Def Leppard triumph in Music City, USA

Classic Rock pays a visit to Nashville as the Def Leppard tour comes to town

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(Image: © Kyle Olsson)

There aren’t many bands that look like they’re enjoying themselves — and each other — as much as Def Leppard do, especially 40 years into a career. But Sheffield’s finest are obviously having a ball as they play to a packed house at the Bridgestone Arena in Nashville, three weeks into their North American tour with Poison and Tesla.

Opening with Let’s Go (from their 2015 self-titled album) is perhaps the band’s way of declaring that they aren’t merely a nostalgia act, and it feels as if the song was written just for this moment as Joe belts out the line, ‘welcome to the carnival, welcome to the party, welcome to the edge of your seat’. For the next hour and forty minutes, that’s exactly where they have their audience, who range from the die-hard fans to a younger audience who’ve clearly not been dragged in by their parents.

The set leans heavily on the golden years and the monster hits — and, let’s face it, they have a few to choose from. The seminal Hysteria album gave birth to seven of the beasts, and tonight they honour it with the title track, Animal, Rocket, Armageddon It, Woman, and the tune that blew them up in The US, Pour Some Sugar on Me. The latter proves to be as popular here as it was thirty years ago.

The cover of David Essex’s Rock On (from 2006’s Yeah!) is well received, and one of the highlights is the epic instrumental Switch 625, which includes an incredible drum solo from Rick Allen. Normally such occasions are an excuse to head to the bar, but affection for Rick hasn’t waned over the years, and as he masterfully smashes his kit with Rick Savage duelling at his side it’s clear he’s still enjoying every moment. Another pivotal moment is Let It Go, from High ‘n’ Dry. It’s a reminder that once upon a time, before Pyromania and Hysteria, Leppard were a band more in the AC/DC vein, with louder guitars and fewer melodies.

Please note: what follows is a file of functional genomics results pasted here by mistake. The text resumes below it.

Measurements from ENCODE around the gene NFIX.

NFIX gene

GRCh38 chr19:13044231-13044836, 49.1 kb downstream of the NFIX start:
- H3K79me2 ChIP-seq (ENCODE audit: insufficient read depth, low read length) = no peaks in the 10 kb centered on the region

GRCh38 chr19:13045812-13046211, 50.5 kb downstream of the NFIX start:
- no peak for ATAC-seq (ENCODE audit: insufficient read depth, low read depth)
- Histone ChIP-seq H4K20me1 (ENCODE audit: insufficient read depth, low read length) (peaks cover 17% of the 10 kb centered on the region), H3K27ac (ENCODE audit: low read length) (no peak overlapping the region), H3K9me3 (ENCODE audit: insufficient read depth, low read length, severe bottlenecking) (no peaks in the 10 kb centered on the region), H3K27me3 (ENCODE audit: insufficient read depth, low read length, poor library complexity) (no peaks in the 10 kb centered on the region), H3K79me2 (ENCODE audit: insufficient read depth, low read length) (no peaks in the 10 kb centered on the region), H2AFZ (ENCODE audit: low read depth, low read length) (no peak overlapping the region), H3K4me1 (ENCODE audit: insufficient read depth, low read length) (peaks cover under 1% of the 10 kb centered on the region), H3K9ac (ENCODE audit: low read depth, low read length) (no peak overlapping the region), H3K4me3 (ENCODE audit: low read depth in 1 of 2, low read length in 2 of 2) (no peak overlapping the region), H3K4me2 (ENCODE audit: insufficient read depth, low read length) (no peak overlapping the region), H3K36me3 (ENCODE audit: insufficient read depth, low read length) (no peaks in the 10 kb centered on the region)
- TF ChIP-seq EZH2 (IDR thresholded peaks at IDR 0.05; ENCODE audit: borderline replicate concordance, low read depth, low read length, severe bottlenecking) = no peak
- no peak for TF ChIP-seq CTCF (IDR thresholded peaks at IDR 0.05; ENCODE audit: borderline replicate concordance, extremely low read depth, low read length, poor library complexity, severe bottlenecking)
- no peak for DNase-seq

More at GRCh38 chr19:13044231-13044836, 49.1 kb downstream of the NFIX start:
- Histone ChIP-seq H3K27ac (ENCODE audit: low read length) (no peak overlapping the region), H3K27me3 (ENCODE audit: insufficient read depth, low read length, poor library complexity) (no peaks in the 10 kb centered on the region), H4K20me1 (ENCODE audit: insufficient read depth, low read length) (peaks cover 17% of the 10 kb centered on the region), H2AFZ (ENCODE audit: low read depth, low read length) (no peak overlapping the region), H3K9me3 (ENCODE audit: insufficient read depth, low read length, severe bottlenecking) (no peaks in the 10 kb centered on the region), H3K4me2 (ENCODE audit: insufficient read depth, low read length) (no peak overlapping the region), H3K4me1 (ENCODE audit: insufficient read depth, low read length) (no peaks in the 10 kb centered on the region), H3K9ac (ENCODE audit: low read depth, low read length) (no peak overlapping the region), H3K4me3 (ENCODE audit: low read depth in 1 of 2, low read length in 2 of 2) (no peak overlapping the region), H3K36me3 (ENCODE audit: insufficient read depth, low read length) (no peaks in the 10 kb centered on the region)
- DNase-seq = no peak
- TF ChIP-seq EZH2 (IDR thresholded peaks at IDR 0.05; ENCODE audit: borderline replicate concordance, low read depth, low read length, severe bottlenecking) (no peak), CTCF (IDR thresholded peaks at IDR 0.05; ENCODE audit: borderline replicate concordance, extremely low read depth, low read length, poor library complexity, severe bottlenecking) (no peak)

Photograph lacks some of the energy that rest of the show possesses, and could have been the wrong song to close this no-frills show with, but it goes unnoticed by an audience who’ve clearly enjoyed every moment. And, let’s face it, Leppard are a band that don’t need the big pyro, lights and gimmicks. They’re a band who let the songs do the talking.

It’s no wonder Def Leppard are still selling out Arenas in 2017. They don’t take themselves too seriously, and they give their audience an escape from the norm. It’s straight-up entertainment, and that’s exactly what Nashville get.

Def Leppard were Made in Sheffield, but they’ve certainly stolen the hearts of America – and are still one of the greatest rock bands on the planet.

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